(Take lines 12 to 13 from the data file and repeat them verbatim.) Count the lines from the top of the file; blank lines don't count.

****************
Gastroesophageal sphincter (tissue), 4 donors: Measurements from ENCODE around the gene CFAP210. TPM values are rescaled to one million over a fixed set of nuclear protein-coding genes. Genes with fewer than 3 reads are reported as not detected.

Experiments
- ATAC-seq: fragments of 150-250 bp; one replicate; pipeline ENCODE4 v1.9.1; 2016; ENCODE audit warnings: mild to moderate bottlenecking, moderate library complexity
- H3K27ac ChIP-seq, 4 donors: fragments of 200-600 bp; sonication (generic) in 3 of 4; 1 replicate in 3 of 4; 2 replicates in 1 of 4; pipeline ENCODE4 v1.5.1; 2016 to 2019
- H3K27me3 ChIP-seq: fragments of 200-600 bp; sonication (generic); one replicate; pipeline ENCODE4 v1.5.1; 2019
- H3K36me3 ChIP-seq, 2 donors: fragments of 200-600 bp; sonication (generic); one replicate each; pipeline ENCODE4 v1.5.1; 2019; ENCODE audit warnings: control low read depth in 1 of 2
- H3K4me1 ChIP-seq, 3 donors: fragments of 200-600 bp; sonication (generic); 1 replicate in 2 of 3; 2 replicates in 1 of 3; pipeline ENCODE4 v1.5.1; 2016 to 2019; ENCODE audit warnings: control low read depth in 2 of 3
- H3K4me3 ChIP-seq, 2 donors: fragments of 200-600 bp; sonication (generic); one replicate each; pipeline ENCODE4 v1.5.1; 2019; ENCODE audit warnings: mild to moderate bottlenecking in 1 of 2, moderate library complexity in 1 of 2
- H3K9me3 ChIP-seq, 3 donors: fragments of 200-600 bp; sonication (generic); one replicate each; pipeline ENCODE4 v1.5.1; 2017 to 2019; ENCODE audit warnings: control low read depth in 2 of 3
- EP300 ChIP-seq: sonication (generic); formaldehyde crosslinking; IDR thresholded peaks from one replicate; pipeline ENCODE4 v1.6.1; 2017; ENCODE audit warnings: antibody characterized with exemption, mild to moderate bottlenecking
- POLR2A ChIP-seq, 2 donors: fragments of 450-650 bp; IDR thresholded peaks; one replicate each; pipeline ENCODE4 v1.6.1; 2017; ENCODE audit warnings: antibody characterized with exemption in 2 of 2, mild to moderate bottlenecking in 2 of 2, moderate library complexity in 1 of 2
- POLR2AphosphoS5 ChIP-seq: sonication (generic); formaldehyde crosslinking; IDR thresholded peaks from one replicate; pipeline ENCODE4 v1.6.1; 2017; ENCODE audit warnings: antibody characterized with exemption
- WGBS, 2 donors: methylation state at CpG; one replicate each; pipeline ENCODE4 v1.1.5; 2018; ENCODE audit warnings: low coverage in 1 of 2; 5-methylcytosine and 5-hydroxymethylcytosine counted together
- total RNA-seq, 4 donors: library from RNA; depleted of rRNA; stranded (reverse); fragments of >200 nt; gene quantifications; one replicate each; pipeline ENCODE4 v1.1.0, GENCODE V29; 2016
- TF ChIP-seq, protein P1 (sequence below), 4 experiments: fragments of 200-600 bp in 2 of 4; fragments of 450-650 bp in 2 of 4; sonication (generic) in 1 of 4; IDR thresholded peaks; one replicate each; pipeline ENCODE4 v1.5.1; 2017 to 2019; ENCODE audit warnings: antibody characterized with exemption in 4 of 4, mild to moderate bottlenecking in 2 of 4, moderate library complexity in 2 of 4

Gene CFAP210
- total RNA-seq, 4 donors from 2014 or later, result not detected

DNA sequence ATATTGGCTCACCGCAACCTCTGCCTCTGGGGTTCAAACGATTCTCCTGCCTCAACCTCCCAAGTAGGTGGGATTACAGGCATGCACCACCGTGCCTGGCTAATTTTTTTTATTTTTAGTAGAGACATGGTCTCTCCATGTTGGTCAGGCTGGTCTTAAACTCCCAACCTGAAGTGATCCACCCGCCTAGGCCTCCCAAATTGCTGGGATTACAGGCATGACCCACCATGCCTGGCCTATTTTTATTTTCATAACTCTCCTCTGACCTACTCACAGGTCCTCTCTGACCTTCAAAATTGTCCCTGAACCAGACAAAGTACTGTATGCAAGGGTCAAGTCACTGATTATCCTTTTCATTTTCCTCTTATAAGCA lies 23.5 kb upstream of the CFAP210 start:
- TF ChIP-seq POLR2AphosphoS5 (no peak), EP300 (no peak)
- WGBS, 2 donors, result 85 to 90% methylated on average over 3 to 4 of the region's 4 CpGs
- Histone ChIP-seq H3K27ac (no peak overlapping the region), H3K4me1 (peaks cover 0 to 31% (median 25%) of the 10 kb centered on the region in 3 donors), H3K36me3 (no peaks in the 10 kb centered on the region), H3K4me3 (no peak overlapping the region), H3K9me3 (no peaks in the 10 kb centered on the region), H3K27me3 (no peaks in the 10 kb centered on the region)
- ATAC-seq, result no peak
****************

- POLR2AphosphoS5 ChIP-seq: sonication (generic); formaldehyde crosslinking; IDR thresholded peaks from one replicate; pipeline ENCODE4 v1.6.1; 2017; ENCODE audit warnings: antibody characterized with exemption
- WGBS, 2 donors: methylation state at CpG; one replicate each; pipeline ENCODE4 v1.1.5; 2018; ENCODE audit warnings: low coverage in 1 of 2; 5-methylcytosine and 5-hydroxymethylcytosine counted together